One obvious way to think about this thesis is to consider the southeastern US—the place where the capitalist core fronts on the lively geography of the tropics. This characteristically pretty National Geographic chart shows how American “weather disasters,” especially hurricanes, have intensified over the last generation, even before Maria hit. (Cp. Bill McKibben’s Eaarth, the most compelling broad account of the spiralling costs of climate-related impacts that I know.) Keucheyan’s aim is to trace the mechanisms whereby the monetary costs of ecological catastrophes can be absorbed by insurance companies in the first instance; thence by the giant reinsurance businesses; and finally—thanks to the development of new financial instruments whereby insurance risks are traded rather like shares—by the financial markets in toto. That matters because the markets have a far larger capacity than even the richest single companies to absorb big losses. And not only to absorb them, but to turn them into opportunities for productive investment.

This is all very plausible. My reservations about Keucheyan’s account have to do with the relative paucity of crunchy empirical detail that he offers about the ins and outs of the process. One of his sources is a long essay from 2007 by Michael Lewis, “In Nature’s Casino.” It’s classic Lewis: a thrillingly readable and funny tale of brilliant outsiders discerning a conceptual blindspot in the finance industry, and taking heroically profitable advantage of it. It’s the story of the creation of “catastrophe bonds” in the 1990s, and their vindication by the experience of hurricane Katrina. The only slightly un-Lewis like thing about the essay is the degree of complacency with which it ends (“Seo” is John Seo, a pioneer of cat bond investment):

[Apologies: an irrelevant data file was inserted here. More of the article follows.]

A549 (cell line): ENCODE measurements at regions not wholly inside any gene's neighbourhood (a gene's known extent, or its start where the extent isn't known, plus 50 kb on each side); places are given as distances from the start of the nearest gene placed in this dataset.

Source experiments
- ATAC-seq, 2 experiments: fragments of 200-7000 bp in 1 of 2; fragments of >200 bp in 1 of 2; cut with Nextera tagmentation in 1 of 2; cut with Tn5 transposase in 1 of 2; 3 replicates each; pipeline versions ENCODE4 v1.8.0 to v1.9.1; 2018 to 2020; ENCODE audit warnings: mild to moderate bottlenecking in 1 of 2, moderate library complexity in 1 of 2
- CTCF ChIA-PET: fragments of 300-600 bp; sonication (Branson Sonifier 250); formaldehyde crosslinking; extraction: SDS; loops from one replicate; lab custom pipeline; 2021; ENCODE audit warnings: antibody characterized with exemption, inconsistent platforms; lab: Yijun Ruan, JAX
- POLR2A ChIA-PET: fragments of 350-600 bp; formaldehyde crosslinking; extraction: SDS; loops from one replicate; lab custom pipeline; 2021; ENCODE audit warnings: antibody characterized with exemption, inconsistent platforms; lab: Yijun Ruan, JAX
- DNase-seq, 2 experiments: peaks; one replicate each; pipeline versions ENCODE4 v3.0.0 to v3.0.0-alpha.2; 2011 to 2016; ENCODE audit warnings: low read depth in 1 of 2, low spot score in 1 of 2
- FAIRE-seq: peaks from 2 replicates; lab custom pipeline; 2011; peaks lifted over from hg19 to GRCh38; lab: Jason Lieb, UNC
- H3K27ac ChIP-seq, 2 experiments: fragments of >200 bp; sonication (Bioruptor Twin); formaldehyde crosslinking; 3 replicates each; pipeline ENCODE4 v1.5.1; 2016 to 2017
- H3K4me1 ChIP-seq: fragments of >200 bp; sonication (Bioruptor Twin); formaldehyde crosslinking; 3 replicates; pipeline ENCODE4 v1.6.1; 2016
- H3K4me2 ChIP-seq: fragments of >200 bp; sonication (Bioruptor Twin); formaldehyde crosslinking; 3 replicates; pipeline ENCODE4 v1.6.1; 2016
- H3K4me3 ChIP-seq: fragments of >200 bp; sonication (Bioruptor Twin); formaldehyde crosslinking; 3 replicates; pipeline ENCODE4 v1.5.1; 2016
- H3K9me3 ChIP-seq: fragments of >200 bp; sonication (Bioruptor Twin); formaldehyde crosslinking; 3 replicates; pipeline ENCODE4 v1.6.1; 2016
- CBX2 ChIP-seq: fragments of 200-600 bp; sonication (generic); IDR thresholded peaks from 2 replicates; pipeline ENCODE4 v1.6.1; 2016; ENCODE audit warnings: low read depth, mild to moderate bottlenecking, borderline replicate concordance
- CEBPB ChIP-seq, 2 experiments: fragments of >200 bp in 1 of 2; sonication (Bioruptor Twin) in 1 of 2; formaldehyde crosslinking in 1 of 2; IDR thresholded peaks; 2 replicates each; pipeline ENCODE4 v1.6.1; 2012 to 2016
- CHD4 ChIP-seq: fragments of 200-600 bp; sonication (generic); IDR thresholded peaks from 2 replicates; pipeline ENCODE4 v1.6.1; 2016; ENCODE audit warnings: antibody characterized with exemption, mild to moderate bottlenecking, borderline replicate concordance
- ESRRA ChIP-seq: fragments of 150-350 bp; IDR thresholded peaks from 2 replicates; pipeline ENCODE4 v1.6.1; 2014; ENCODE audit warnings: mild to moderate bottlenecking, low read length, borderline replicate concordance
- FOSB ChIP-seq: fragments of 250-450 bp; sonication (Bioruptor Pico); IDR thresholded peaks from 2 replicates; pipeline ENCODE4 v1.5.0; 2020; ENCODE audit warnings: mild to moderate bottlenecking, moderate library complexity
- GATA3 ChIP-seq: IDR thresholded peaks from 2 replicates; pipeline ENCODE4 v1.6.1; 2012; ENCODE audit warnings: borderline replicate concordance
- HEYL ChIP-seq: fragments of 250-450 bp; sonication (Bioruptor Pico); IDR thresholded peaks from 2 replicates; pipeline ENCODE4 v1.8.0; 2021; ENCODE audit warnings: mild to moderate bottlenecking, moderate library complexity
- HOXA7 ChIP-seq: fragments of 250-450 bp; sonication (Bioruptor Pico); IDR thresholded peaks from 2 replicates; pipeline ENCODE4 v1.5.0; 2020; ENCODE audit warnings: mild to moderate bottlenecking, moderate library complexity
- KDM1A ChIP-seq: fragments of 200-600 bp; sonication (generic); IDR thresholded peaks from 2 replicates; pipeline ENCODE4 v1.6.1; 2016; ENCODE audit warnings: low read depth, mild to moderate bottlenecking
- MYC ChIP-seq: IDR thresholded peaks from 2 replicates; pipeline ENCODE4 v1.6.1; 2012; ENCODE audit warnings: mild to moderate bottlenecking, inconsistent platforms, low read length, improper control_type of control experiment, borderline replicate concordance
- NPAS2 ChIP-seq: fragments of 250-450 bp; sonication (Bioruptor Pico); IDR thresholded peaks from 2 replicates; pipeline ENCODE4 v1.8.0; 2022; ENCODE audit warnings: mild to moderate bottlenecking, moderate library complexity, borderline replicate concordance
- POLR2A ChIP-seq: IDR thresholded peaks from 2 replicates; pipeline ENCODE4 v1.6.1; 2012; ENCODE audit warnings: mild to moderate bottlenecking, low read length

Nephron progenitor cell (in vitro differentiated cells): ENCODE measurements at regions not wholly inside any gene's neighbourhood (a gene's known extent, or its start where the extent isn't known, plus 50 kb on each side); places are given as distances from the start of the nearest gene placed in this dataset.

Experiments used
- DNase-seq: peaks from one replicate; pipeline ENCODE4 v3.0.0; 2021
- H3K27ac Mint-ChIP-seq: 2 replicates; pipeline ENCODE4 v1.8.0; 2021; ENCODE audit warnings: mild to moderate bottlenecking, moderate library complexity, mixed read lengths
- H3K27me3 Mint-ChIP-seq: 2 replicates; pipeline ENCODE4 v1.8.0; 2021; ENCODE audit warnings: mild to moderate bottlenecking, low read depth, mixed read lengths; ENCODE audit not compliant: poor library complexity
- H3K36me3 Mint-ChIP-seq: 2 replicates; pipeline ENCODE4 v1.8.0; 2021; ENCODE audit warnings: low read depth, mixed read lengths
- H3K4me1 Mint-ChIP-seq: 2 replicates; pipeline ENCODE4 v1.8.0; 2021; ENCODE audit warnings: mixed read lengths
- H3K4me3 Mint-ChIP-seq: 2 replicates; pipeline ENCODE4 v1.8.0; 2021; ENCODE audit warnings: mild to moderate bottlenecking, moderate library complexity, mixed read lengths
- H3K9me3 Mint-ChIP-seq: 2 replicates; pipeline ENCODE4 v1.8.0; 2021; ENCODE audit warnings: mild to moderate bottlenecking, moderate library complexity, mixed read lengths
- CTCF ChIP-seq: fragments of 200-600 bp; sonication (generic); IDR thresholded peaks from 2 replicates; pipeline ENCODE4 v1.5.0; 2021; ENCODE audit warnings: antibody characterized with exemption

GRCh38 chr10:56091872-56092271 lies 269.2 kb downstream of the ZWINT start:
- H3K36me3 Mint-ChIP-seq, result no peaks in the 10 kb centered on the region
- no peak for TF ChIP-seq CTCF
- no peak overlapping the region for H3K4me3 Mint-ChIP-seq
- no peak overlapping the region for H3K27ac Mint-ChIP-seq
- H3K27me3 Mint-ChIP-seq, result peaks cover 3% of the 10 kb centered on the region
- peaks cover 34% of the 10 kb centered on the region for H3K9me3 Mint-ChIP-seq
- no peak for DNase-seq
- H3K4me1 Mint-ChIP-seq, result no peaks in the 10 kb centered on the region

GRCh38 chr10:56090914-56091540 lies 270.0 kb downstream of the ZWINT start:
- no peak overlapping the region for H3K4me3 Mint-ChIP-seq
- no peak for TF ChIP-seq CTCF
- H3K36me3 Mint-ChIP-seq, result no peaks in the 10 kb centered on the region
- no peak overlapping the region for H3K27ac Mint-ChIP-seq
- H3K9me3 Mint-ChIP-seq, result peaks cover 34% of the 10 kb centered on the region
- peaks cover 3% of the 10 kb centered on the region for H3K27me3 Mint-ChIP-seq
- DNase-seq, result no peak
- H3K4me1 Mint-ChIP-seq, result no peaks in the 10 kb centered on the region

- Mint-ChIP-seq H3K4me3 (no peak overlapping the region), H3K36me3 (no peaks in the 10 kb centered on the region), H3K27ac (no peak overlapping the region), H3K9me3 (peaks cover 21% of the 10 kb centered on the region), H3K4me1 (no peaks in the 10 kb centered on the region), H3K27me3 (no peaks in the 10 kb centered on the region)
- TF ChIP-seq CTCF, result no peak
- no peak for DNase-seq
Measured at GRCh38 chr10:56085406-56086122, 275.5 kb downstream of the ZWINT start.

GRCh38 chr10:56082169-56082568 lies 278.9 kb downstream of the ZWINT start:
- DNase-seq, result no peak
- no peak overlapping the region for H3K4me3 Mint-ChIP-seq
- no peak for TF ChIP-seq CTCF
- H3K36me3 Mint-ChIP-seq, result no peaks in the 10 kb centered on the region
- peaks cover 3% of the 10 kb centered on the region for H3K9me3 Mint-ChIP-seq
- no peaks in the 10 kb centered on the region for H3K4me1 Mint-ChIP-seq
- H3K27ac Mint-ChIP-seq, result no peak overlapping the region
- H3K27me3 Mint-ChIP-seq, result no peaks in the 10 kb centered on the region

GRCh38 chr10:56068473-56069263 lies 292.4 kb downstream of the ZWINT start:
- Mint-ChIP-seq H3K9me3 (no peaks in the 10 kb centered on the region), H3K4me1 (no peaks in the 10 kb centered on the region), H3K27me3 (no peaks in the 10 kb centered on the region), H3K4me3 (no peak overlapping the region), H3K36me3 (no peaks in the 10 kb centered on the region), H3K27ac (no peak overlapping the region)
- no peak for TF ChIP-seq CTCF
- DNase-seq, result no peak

Big investors weren’t scared off by Katrina. Just the reverse. It has led many of them to turn to Seo and others like him to make money from catastrophe. And they probably will. But what interests Seo more is what might happen in the bargain, that the financial consequences of catastrophe will be turned into something they have never been: boringly normal.

Can Wall Street really incorporate, normalise and absorb within itself the financial risks of extreme weather in the way Lewis then imagined? There are… problems with that hypothesis. A year later, of course, the limits to the financial markets’ powers of self-correction in general would be radically exposed, as Lewis himself chronicled brilliantly in The Big Short, my favourite book about the 2008 crash.